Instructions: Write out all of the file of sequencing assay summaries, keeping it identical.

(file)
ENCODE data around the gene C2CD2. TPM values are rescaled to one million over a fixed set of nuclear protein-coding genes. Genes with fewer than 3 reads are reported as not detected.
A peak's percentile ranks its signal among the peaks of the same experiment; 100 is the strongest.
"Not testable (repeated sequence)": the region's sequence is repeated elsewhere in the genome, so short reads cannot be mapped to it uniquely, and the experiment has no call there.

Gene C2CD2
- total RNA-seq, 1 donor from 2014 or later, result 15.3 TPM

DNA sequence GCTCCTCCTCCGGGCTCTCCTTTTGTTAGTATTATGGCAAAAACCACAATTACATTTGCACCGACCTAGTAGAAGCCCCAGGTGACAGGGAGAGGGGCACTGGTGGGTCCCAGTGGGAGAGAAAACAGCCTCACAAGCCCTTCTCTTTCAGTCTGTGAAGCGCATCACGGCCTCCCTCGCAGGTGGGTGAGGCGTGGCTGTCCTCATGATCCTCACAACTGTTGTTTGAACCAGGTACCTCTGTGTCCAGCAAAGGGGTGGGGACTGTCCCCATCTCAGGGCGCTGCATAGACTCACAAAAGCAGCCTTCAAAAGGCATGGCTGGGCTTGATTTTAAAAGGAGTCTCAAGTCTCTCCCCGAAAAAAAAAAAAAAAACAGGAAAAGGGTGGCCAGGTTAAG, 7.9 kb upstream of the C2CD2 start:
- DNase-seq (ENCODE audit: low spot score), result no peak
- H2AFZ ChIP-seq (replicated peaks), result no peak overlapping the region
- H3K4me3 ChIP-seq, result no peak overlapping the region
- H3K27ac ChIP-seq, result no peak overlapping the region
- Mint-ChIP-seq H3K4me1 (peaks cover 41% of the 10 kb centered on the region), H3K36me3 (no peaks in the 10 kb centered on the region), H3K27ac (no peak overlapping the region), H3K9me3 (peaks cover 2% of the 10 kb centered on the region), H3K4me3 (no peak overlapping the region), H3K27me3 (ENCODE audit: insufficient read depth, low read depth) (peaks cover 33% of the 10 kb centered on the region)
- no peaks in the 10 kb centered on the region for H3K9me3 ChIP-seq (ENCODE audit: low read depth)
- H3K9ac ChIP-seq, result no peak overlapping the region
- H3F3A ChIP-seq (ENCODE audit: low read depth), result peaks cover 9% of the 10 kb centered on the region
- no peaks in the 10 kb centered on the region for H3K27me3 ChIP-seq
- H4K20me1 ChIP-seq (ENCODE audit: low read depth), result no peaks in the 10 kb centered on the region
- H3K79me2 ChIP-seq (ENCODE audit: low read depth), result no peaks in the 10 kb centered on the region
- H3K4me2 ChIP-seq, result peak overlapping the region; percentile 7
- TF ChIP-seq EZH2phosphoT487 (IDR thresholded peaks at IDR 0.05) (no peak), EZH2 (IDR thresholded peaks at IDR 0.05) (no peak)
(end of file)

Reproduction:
ENCODE data around the gene C2CD2. TPM values are rescaled to one million over a fixed set of nuclear protein-coding genes. Genes with fewer than 3 reads are reported as not detected.
A peak's percentile ranks its signal among the peaks of the same experiment; 100 is the strongest.
"Not testable (repeated sequence)": the region's sequence is repeated elsewhere in the genome, so short reads cannot be mapped to it uniquely, and the experiment has no call there.

Gene C2CD2
- total RNA-seq, 1 donor from 2014 or later, result 15.3 TPM

DNA sequence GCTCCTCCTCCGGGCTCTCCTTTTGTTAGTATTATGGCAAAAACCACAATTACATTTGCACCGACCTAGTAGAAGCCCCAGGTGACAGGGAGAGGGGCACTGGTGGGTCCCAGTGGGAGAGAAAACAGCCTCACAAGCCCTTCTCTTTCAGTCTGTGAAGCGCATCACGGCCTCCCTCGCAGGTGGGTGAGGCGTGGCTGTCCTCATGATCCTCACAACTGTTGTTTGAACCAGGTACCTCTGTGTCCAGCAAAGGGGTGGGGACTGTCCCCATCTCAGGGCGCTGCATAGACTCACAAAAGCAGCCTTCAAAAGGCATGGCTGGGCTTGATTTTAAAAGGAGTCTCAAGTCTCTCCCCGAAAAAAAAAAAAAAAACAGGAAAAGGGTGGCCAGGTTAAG, 7.9 kb upstream of the C2CD2 start:
- DNase-seq (ENCODE audit: low spot score), result no peak
- H2AFZ ChIP-seq (replicated peaks), result no peak overlapping the region
- H3K4me3 ChIP-seq, result no peak overlapping the region
- H3K27ac ChIP-seq, result no peak overlapping the region
- Mint-ChIP-seq H3K4me1 (peaks cover 41% of the 10 kb centered on the region), H3K36me3 (no peaks in the 10 kb centered on the region), H3K27ac (no peak overlapping the region), H3K9me3 (peaks cover 2% of the 10 kb centered on the region), H3K4me3 (no peak overlapping the region), H3K27me3 (ENCODE audit: insufficient read depth, low read depth) (peaks cover 33% of the 10 kb centered on the region)
- no peaks in the 10 kb centered on the region for H3K9me3 ChIP-seq (ENCODE audit: low read depth)
- H3K9ac ChIP-seq, result no peak overlapping the region
- H3F3A ChIP-seq (ENCODE audit: low read depth), result peaks cover 9% of the 10 kb centered on the region
- no peaks in the 10 kb centered on the region for H3K27me3 ChIP-seq
- H4K20me1 ChIP-seq (ENCODE audit: low read depth), result no peaks in the 10 kb centered on the region
- H3K79me2 ChIP-seq (ENCODE audit: low read depth), result no peaks in the 10 kb centered on the region
- H3K4me2 ChIP-seq, result peak overlapping the region; percentile 7
- TF ChIP-seq EZH2phosphoT487 (IDR thresholded peaks at IDR 0.05) (no peak), EZH2 (IDR thresholded peaks at IDR 0.05) (no peak)